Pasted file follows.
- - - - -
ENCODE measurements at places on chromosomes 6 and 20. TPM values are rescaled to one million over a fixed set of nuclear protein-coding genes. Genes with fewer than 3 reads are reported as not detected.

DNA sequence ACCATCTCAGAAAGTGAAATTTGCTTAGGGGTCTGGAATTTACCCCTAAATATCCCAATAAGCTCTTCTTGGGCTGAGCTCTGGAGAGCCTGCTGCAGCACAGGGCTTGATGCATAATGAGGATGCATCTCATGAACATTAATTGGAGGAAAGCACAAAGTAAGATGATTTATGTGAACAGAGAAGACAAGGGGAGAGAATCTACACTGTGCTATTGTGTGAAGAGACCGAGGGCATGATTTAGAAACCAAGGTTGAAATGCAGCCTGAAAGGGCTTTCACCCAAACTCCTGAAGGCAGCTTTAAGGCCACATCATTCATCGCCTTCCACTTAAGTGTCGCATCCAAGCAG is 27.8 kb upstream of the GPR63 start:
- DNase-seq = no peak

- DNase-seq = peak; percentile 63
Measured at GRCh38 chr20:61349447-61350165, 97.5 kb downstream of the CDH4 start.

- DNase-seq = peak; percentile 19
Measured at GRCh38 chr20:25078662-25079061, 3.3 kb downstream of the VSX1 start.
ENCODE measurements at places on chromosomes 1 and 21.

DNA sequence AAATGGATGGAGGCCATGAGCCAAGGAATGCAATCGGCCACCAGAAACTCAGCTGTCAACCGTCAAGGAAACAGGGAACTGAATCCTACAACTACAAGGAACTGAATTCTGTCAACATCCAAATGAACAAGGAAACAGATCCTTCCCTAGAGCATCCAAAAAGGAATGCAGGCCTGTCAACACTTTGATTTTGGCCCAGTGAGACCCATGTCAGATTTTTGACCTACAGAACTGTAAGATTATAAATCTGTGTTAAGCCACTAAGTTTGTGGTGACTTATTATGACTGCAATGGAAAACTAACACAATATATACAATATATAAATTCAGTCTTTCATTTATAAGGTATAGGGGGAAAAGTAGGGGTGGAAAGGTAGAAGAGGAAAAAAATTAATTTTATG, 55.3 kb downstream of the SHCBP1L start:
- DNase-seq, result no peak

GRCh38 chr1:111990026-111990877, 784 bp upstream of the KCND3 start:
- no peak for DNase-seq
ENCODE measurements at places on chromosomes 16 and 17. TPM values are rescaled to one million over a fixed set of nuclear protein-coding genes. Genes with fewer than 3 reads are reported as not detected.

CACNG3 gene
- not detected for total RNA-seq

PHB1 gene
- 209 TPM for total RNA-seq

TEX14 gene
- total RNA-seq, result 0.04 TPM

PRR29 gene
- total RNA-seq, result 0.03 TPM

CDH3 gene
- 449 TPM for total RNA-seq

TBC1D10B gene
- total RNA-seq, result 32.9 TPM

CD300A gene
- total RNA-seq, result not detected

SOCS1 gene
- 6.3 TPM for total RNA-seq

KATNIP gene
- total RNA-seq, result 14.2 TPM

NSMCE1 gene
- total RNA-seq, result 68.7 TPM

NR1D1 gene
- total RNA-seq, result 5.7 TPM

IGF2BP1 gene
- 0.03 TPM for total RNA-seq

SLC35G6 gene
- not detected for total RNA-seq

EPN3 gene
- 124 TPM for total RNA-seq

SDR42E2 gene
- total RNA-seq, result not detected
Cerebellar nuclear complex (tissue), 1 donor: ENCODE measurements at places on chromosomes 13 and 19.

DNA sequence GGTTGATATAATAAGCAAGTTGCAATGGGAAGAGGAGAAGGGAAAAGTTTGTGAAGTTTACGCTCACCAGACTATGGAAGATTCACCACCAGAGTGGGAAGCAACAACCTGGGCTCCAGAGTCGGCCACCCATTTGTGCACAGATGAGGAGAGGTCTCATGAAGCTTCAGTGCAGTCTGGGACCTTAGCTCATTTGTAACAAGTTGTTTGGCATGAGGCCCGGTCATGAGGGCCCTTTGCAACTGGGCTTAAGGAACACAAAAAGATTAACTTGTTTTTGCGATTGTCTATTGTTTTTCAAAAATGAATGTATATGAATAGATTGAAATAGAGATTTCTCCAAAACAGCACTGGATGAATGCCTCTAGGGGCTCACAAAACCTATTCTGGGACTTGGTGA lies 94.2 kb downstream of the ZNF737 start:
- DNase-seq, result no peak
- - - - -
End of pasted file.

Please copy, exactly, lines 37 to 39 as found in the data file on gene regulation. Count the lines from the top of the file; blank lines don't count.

- 0.03 TPM for total RNA-seq

SLC35G6 gene
- not detected for total RNA-seq